About a quarter of the 243 groups of hospitals and doctors that banded together as accountable care organizations under the Affordable Care Act saved Medicare enough money to earn bonuses, the Centers for Medicare & Medicaid Services announced Tuesday.
Those 64 ACOs earned a combined $445 million in bonuses, the agency said. Medicare saved $372 million after accounting for the ACOs that did not show success, including four that overspent significantly and now owe the government money.
The bonuses, losses and Medicare savings are teensy sums in the context of a program that spends half a trillion dollars a year on care for the elderly and disabled. But the Obama administration views the results so far as evidence that reorganizing the financial incentives for doctors and hospitals — a key element of the health law — can translate to substantial savings if the program expands nationwide.
ACOS are voluntary affiliations in which doctors and hospitals join together to coordinate care with the lure of earning extra money if they save Medicare money while maintaining the health of their patients. The program aims to encourage doctors to focus on keeping patients healthy and to intervene quickly if they are struggling, rather than waiting until they need complex — and for doctors in the old pay model, lucrative — operations or other kinds of care.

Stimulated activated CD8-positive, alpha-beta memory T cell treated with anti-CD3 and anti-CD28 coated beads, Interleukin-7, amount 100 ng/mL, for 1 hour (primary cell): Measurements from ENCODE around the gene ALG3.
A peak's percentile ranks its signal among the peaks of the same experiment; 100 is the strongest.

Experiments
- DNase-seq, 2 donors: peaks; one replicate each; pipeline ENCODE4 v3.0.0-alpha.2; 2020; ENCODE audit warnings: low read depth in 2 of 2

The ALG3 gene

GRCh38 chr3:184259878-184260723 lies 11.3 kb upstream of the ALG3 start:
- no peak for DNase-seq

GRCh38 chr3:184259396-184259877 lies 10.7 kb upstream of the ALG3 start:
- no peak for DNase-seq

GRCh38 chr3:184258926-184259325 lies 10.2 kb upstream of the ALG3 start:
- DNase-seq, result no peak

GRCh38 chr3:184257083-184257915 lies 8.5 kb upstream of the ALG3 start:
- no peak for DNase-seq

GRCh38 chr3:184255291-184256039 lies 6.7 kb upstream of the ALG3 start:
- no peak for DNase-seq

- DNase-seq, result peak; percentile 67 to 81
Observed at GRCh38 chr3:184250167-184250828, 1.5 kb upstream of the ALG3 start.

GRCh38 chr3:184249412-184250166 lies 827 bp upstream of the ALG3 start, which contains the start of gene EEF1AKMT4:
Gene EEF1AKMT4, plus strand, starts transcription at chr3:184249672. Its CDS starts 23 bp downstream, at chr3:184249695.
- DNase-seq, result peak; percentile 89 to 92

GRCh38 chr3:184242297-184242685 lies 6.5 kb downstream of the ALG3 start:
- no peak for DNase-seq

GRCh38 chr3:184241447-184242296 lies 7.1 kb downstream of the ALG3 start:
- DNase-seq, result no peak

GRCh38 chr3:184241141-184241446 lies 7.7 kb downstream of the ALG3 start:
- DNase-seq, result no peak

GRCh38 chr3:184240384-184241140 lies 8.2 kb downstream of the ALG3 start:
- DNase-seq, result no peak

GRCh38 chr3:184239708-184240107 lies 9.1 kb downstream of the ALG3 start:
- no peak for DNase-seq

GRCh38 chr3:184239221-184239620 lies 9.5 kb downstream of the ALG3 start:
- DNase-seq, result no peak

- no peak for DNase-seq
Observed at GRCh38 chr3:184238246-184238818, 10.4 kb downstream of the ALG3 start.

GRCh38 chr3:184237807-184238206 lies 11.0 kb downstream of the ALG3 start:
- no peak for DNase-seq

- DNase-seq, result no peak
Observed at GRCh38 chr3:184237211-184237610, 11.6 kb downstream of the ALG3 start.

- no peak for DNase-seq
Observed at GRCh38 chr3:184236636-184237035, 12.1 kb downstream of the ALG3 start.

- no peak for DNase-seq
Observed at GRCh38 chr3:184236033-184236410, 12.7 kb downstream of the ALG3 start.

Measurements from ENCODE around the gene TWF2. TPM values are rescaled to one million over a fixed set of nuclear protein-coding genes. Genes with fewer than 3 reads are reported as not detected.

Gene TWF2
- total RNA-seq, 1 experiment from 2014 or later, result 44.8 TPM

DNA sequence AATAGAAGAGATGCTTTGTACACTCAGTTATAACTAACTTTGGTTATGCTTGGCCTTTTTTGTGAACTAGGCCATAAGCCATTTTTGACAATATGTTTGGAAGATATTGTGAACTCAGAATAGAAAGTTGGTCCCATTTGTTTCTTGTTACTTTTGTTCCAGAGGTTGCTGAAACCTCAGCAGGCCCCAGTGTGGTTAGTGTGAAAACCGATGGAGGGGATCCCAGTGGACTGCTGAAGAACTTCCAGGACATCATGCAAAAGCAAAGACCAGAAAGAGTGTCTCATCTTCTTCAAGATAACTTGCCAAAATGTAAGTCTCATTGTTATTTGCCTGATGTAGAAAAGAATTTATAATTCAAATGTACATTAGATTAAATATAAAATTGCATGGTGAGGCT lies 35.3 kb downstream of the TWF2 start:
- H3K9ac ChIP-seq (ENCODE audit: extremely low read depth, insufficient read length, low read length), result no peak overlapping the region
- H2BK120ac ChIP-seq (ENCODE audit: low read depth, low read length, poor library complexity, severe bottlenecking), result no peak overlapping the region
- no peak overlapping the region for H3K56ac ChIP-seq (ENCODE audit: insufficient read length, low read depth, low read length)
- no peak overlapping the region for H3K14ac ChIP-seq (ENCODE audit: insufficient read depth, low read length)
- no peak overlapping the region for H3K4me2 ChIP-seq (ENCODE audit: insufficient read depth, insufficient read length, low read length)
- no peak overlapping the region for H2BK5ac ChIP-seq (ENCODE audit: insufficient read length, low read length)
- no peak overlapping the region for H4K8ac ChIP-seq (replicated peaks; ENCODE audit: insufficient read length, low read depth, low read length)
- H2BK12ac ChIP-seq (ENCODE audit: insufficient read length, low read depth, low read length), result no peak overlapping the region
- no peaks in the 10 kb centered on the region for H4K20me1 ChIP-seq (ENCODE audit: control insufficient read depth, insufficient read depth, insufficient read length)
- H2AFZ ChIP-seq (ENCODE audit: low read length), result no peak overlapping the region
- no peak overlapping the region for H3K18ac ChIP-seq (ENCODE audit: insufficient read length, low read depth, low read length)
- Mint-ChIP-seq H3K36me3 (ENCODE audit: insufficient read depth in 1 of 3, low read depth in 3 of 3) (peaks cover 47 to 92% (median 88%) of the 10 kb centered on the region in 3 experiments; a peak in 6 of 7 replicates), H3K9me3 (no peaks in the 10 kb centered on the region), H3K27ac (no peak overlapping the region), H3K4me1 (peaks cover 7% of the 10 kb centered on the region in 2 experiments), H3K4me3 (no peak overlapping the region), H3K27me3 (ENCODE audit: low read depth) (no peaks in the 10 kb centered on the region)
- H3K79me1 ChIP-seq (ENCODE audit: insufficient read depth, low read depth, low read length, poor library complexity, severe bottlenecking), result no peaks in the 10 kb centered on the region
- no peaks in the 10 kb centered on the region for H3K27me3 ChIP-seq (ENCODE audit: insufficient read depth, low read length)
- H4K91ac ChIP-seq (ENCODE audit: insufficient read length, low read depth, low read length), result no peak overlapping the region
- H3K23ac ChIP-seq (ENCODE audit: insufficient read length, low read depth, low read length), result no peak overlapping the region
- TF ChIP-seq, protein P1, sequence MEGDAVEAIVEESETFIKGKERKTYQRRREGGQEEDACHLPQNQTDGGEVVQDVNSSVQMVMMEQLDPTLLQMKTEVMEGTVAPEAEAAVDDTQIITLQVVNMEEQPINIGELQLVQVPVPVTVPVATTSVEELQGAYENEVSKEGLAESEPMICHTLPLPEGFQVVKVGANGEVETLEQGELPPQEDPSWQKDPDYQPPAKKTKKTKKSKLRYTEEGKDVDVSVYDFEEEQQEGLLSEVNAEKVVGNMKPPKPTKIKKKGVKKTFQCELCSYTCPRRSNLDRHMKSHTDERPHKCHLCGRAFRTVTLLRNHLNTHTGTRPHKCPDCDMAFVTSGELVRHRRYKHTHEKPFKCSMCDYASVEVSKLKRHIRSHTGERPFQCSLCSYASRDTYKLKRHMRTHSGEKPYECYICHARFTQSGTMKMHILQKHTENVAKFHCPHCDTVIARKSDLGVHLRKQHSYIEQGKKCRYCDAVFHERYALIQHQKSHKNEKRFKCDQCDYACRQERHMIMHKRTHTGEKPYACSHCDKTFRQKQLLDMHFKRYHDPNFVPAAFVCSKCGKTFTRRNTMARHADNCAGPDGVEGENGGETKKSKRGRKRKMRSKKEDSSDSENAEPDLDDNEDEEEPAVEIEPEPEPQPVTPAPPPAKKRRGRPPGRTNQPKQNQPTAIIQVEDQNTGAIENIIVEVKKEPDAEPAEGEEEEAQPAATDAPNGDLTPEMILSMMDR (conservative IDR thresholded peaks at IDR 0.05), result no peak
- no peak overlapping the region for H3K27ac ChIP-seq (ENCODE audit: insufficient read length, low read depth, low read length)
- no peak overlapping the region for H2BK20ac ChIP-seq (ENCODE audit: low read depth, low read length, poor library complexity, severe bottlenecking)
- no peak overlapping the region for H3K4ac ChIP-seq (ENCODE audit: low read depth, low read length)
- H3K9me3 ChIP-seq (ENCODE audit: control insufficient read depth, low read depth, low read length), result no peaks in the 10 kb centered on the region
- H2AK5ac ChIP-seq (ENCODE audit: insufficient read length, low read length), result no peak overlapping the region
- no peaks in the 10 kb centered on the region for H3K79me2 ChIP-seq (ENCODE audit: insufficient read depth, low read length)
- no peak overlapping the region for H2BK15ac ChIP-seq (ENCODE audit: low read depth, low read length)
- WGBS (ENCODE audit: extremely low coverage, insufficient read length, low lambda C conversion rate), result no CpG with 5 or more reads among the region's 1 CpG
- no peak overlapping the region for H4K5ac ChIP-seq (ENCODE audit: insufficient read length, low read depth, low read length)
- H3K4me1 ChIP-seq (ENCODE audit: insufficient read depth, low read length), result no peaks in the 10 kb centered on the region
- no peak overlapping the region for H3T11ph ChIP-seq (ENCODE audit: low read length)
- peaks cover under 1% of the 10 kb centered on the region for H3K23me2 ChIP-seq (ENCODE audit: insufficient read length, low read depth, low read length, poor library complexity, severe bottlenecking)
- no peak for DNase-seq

There are now more than 360 Medicare ACOs caring for about 5.6 million elderly Americans, although some of these ACOs are new enough that Medicare is not assessing their performance.
There are two types of ACO programs for which Medicare reported results. Under the largest experiment, the Medicare Shared Savings Program, 53 ACOs saved enough money for Medicare in 2013 to earn a piece of that as a bonus. On the red side of the ledger, 41 ACOs spent more than Medicare estimated they would under normal conditions. Most of these ACOs are shielded from financial penalties, but one –Dean Clinic and St. Mary’s Hospital Accountable Care Organization in Wisconsin –will have to repay Medicare $4 million because it cost Medicare $10 million above expectations.
A list of bonuses for those ACOs is available here.
For the remainder of these ACOs, Medicare either did not have final results or found spending changes so small that they might be due to fluctuations in patients’ year-to-year needs. Those ACOs received neither bonuses nor penalties.
The second, smaller group of 23 ACOs are in the Pioneer ACO Model. They have more experience, and the financial incentives are larger. Out of this group, 11 earned bonuses, Medicare announced. Three other ACOs in this Pioneer ACO Model lost money, and three more took advantage of a Medicare option that allows them to delay evaluation until after they have three years of experience.
The Pioneer results covered the second year of that program, while the performances of the other ACOs were judged for a period between 12 and 21 months, depending on when the ACO launched. Medicare announced interim results in January.
This post was updated on Sept. 17 to correct the number of ACOs that owe the government money.